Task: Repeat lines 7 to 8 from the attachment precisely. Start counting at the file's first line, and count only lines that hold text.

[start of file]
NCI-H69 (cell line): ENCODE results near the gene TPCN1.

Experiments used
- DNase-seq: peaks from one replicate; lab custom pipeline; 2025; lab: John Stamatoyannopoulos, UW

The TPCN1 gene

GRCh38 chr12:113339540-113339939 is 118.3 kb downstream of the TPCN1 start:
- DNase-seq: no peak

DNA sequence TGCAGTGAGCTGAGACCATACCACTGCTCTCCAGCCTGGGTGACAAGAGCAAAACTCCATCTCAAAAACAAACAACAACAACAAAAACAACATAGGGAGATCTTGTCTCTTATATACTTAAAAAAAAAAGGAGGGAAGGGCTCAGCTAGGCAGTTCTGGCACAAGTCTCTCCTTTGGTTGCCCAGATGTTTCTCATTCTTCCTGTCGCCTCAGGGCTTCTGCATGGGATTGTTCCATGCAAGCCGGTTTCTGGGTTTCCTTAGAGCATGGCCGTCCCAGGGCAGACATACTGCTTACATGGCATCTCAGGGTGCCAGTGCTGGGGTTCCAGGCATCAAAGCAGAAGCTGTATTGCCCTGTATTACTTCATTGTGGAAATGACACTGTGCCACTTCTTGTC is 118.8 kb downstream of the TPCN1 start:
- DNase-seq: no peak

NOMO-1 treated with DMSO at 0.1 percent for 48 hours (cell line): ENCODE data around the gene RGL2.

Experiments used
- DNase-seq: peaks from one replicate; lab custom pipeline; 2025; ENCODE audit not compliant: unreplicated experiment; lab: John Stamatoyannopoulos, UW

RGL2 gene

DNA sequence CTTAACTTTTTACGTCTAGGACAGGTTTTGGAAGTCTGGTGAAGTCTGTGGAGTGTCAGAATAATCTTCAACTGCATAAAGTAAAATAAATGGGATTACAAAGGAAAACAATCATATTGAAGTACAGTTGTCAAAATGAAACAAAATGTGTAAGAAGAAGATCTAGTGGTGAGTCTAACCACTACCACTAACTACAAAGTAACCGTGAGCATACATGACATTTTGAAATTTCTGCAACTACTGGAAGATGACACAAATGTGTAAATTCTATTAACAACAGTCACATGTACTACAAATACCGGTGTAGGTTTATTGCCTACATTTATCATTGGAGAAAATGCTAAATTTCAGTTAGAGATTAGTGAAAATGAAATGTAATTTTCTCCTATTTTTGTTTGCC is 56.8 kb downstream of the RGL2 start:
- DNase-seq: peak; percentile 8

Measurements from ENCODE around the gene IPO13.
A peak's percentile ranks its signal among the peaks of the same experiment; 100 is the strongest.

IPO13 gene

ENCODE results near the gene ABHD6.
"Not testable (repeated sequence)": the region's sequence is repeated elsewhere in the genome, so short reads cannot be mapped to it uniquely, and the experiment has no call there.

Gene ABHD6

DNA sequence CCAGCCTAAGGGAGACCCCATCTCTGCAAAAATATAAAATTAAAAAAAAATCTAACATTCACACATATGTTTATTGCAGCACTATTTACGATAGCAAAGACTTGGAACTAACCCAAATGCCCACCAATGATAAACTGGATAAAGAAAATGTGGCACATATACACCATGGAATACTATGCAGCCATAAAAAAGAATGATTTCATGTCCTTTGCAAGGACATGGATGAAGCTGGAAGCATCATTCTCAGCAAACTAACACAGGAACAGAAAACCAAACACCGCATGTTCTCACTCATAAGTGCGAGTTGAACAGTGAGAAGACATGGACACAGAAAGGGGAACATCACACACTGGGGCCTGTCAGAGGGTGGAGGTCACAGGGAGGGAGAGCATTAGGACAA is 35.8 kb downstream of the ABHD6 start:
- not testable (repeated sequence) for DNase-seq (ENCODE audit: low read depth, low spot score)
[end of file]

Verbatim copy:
DNA sequence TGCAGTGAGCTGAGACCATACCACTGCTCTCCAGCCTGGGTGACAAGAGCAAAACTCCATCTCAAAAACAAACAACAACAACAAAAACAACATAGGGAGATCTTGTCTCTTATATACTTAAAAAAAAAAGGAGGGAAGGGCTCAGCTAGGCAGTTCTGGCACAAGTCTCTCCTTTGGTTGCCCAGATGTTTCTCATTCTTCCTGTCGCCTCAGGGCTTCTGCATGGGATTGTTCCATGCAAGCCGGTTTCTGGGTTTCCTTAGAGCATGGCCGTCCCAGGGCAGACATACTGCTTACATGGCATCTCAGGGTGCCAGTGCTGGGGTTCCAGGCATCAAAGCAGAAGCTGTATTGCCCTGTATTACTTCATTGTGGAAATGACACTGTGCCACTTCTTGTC is 118.8 kb downstream of the TPCN1 start:
- DNase-seq: no peak